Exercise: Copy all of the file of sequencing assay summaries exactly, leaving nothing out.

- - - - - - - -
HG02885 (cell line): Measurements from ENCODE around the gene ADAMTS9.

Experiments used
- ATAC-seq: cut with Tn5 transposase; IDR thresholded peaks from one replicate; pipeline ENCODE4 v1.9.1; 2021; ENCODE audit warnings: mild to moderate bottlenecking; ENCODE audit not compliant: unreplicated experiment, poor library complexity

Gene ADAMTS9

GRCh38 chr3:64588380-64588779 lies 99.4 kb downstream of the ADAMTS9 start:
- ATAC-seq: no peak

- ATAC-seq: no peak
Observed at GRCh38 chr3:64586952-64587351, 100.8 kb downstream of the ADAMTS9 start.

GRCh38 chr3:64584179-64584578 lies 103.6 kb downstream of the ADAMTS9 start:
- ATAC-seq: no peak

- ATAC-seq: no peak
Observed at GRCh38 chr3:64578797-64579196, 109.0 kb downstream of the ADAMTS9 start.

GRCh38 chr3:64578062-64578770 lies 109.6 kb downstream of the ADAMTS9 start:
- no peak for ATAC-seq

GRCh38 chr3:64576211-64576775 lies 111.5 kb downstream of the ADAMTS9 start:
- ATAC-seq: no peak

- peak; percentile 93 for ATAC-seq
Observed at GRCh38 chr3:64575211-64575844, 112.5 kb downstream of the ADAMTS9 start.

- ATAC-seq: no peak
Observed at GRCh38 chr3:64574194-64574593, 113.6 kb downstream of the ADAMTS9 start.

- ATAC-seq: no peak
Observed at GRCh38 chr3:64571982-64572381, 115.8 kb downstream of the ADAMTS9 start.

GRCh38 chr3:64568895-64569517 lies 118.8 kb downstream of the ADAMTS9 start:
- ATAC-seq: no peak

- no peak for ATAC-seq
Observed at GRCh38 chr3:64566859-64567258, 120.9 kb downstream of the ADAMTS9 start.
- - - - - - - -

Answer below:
HG02885 (cell line): Measurements from ENCODE around the gene ADAMTS9.

Experiments used
- ATAC-seq: cut with Tn5 transposase; IDR thresholded peaks from one replicate; pipeline ENCODE4 v1.9.1; 2021; ENCODE audit warnings: mild to moderate bottlenecking; ENCODE audit not compliant: unreplicated experiment, poor library complexity

Gene ADAMTS9

GRCh38 chr3:64588380-64588779 lies 99.4 kb downstream of the ADAMTS9 start:
- ATAC-seq: no peak

- ATAC-seq: no peak
Observed at GRCh38 chr3:64586952-64587351, 100.8 kb downstream of the ADAMTS9 start.

GRCh38 chr3:64584179-64584578 lies 103.6 kb downstream of the ADAMTS9 start:
- ATAC-seq: no peak

- ATAC-seq: no peak
Observed at GRCh38 chr3:64578797-64579196, 109.0 kb downstream of the ADAMTS9 start.

GRCh38 chr3:64578062-64578770 lies 109.6 kb downstream of the ADAMTS9 start:
- no peak for ATAC-seq

GRCh38 chr3:64576211-64576775 lies 111.5 kb downstream of the ADAMTS9 start:
- ATAC-seq: no peak

- peak; percentile 93 for ATAC-seq
Observed at GRCh38 chr3:64575211-64575844, 112.5 kb downstream of the ADAMTS9 start.

- ATAC-seq: no peak
Observed at GRCh38 chr3:64574194-64574593, 113.6 kb downstream of the ADAMTS9 start.

- ATAC-seq: no peak
Observed at GRCh38 chr3:64571982-64572381, 115.8 kb downstream of the ADAMTS9 start.

GRCh38 chr3:64568895-64569517 lies 118.8 kb downstream of the ADAMTS9 start:
- ATAC-seq: no peak

- no peak for ATAC-seq
Observed at GRCh38 chr3:64566859-64567258, 120.9 kb downstream of the ADAMTS9 start.